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Professional Midwives: The Key to Improving Maternal and Newborn Health in the Region

Special Report: International Day of the Midwife, 5 May 2017 

UNFPA, the United Nations Population Fund, celebrates the heroic and life-saving work that midwives do every day, often in very trying circumstances. Thanks to midwives, millions of women each year are able to exercise their right to sexual and reproductive health services, including voluntary family planning.  These services help ensure wanted, healthy pregnancies and safe births. 

Yet, in Latin America and the Caribbean, far too many women still lack access to these services. As a result, each year more than 7,300 women die during pregnancy and childbirth, approximately 1 million women do not give birth at health facilities and two million newborns do not receive the treatment they need to avoid complications. 

Professional midwives save lives and help avert roughly two thirds of all maternal and newborn deaths, according to the most recent “State of the World’s Midwifery” report. They could also deliver 87% of the needed essential sexual, reproductive, maternal and newborn health services.

UNFPA strongly supports the training and work of midwives in more than 100 countries.  Since 2009, UNFPA has worked with different partners to support over 600 midwifery schools, educating more than 80,000 midwives. We have also strengthened national midwifery associations in 75 countries and helped enhance the regulatory framework for midwifery practice to ensure accountability.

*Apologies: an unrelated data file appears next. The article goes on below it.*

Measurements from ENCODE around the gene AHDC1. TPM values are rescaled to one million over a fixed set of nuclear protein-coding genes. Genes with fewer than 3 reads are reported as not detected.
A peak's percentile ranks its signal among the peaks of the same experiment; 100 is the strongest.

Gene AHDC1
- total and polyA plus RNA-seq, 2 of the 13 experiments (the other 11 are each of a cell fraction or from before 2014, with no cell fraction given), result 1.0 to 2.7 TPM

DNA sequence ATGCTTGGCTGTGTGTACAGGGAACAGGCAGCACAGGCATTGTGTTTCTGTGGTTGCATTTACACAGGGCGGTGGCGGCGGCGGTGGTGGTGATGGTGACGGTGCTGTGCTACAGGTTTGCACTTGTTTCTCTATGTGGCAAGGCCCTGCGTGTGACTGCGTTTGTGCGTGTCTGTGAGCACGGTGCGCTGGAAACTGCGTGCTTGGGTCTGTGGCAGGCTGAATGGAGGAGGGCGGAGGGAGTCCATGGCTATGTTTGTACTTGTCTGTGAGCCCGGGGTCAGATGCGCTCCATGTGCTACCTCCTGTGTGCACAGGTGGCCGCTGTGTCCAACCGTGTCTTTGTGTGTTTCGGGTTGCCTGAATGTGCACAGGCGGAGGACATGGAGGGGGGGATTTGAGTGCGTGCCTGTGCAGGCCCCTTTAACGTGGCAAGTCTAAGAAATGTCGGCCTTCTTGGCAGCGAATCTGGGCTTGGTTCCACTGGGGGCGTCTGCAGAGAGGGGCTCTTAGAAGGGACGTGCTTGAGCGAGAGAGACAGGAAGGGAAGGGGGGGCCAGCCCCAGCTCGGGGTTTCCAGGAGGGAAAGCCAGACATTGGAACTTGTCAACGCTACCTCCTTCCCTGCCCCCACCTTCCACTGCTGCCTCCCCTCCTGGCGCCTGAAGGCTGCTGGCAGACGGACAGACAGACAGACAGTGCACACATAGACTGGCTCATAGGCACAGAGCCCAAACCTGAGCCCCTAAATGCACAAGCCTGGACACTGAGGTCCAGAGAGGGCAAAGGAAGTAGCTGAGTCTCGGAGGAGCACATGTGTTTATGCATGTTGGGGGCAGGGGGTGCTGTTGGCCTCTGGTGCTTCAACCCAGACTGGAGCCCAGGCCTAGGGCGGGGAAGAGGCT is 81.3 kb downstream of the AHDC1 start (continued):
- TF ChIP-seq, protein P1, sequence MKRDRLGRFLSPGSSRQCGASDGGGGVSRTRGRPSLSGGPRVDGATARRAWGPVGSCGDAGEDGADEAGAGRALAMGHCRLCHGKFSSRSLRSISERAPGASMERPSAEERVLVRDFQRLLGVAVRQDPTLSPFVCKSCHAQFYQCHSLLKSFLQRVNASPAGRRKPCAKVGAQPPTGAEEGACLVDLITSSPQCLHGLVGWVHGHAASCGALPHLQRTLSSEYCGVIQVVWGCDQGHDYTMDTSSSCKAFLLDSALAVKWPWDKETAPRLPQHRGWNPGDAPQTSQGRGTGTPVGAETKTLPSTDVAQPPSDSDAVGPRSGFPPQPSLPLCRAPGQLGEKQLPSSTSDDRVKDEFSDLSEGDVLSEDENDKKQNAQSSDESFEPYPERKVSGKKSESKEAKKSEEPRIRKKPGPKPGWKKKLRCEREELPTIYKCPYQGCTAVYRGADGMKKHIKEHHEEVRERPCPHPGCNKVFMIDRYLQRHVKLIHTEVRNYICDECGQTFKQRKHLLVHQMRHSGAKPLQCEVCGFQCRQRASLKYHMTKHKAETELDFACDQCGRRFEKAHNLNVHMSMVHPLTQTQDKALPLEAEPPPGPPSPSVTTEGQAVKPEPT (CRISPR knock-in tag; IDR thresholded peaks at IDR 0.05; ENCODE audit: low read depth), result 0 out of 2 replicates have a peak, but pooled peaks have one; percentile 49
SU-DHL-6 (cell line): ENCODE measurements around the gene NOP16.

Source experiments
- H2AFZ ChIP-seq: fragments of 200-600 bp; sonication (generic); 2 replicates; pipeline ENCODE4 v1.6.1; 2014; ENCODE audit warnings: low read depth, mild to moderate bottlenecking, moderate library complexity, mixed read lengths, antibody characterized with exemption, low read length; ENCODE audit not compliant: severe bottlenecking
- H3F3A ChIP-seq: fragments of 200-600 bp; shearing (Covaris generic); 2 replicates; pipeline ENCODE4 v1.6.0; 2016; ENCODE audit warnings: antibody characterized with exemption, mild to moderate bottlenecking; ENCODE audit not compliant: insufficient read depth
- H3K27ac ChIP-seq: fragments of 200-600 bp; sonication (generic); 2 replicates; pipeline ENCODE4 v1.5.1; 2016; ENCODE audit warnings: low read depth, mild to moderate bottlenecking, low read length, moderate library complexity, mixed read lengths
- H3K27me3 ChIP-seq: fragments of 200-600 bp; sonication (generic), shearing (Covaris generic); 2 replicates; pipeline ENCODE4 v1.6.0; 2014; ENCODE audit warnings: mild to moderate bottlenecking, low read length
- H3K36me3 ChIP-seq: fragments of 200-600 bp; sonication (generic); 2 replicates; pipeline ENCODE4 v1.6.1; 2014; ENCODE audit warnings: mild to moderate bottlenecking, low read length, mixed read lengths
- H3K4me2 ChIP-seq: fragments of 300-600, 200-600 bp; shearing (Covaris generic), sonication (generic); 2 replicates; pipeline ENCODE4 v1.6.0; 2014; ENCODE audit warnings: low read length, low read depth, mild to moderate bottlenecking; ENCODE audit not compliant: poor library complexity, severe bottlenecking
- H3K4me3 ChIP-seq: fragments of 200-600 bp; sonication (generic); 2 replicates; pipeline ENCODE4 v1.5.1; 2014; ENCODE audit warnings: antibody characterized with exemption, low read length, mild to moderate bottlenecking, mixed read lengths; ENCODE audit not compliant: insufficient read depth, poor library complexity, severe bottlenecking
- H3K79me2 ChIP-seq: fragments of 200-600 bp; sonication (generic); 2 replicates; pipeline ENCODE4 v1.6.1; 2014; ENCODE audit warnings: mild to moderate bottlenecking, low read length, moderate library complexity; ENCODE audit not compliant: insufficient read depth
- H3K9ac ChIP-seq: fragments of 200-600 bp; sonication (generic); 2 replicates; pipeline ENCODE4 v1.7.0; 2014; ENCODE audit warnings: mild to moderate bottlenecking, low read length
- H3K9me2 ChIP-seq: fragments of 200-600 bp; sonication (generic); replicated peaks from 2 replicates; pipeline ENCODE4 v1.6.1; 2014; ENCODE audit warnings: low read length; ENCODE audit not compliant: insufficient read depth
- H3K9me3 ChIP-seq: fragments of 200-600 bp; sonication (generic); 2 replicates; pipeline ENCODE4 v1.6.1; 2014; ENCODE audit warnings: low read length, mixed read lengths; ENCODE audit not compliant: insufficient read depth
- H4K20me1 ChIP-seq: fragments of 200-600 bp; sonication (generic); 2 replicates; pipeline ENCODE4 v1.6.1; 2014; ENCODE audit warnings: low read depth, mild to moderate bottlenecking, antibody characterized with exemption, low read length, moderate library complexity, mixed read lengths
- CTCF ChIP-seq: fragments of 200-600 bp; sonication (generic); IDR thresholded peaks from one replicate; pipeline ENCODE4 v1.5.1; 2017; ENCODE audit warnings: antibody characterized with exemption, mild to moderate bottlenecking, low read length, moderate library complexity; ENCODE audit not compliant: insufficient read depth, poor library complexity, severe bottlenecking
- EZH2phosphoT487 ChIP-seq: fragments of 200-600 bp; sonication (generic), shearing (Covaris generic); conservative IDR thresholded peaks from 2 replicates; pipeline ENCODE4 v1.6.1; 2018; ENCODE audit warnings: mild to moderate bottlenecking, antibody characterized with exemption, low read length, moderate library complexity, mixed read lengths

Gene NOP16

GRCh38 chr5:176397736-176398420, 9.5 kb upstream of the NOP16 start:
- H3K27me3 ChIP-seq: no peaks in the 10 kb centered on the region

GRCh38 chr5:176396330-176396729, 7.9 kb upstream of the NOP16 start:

According to Alma Virginia Camacho, UNFPA’s Regional Advisor on Sexual and Reproductive Health for Latin America and the Caribbean, “UNFPA’s interventions focus on supporting the development and strengthening of professional midwifery in the region. We invest in competency-based professional education following the guidelines of the International Confederation of Midwives (ICM); support the development of solid regulatory frameworks to ensure quality services; promote the leadership and training of young professional midwives, and prioritize strengthening regional professional midwifery platforms such as the Latin American Midwives Federation (FLO) and the Caribbean Regional Midwives Association (CRMA).”

Javier Domínguez, UNFPA Mexico’s Sexual and Reproductive Health Program Officer, on the other hand, affirms that the real challenge for the region is to be able to work simultaneously and holistically on those four components. “There is no sense in training midwives if we fail to align public policies that allow us to hire them with a decent salary, provide the infrastructure they need to do their job, or raise awareness in communities so they will want to seek care from midwives.”

Ana Labandera, Head of the Obstetrics Department of the Women’s Hospital in Montevideo, Uruguay, states that one of the biggest challenges for professional midwifery is that of “getting leading groups of professionals, such as associations and colleges in the region, to work hard to regulate their extended professional activities so their practice becomes more holistic, according to women’s needs in this vital stage.”

The State of Midwifery in Latin America and the Caribbean